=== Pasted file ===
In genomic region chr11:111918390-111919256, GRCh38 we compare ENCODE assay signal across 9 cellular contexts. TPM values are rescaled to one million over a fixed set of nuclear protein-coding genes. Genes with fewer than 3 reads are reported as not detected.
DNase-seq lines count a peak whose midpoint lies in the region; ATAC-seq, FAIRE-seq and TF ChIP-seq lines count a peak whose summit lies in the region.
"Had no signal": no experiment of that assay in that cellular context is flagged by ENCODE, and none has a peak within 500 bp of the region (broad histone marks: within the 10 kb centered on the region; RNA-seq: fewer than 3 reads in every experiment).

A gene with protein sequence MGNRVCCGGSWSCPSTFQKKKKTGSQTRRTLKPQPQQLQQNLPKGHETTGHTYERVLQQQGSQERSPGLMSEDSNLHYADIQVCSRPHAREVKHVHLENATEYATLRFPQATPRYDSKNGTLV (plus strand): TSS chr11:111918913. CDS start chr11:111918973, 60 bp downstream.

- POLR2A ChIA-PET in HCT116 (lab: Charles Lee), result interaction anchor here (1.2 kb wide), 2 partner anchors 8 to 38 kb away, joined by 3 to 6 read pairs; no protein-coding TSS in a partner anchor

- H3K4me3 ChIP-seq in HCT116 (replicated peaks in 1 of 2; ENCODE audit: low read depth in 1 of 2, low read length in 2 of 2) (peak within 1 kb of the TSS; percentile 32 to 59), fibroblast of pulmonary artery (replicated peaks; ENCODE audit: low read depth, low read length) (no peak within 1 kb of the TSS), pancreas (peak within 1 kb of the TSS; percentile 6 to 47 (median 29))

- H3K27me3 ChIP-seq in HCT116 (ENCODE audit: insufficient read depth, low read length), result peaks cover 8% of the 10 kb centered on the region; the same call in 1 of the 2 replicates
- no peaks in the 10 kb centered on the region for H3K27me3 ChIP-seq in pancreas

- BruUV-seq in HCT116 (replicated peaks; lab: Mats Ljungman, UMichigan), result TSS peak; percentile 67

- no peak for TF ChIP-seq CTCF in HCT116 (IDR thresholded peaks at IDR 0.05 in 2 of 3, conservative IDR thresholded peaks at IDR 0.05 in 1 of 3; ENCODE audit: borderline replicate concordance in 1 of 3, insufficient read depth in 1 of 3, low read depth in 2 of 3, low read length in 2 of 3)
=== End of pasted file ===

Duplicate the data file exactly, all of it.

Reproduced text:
In genomic region chr11:111918390-111919256, GRCh38 we compare ENCODE assay signal across 9 cellular contexts. TPM values are rescaled to one million over a fixed set of nuclear protein-coding genes. Genes with fewer than 3 reads are reported as not detected.
DNase-seq lines count a peak whose midpoint lies in the region; ATAC-seq, FAIRE-seq and TF ChIP-seq lines count a peak whose summit lies in the region.
"Had no signal": no experiment of that assay in that cellular context is flagged by ENCODE, and none has a peak within 500 bp of the region (broad histone marks: within the 10 kb centered on the region; RNA-seq: fewer than 3 reads in every experiment).

A gene with protein sequence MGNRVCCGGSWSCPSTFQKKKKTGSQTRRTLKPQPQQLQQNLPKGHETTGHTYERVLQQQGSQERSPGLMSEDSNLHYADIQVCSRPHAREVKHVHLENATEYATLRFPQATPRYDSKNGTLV (plus strand): TSS chr11:111918913. CDS start chr11:111918973, 60 bp downstream.

- POLR2A ChIA-PET in HCT116 (lab: Charles Lee), result interaction anchor here (1.2 kb wide), 2 partner anchors 8 to 38 kb away, joined by 3 to 6 read pairs; no protein-coding TSS in a partner anchor

- H3K4me3 ChIP-seq in HCT116 (replicated peaks in 1 of 2; ENCODE audit: low read depth in 1 of 2, low read length in 2 of 2) (peak within 1 kb of the TSS; percentile 32 to 59), fibroblast of pulmonary artery (replicated peaks; ENCODE audit: low read depth, low read length) (no peak within 1 kb of the TSS), pancreas (peak within 1 kb of the TSS; percentile 6 to 47 (median 29))

- H3K27me3 ChIP-seq in HCT116 (ENCODE audit: insufficient read depth, low read length), result peaks cover 8% of the 10 kb centered on the region; the same call in 1 of the 2 replicates
- no peaks in the 10 kb centered on the region for H3K27me3 ChIP-seq in pancreas

- BruUV-seq in HCT116 (replicated peaks; lab: Mats Ljungman, UMichigan), result TSS peak; percentile 67

- no peak for TF ChIP-seq CTCF in HCT116 (IDR thresholded peaks at IDR 0.05 in 2 of 3, conservative IDR thresholded peaks at IDR 0.05 in 1 of 3; ENCODE audit: borderline replicate concordance in 1 of 3, insufficient read depth in 1 of 3, low read depth in 2 of 3, low read length in 2 of 3)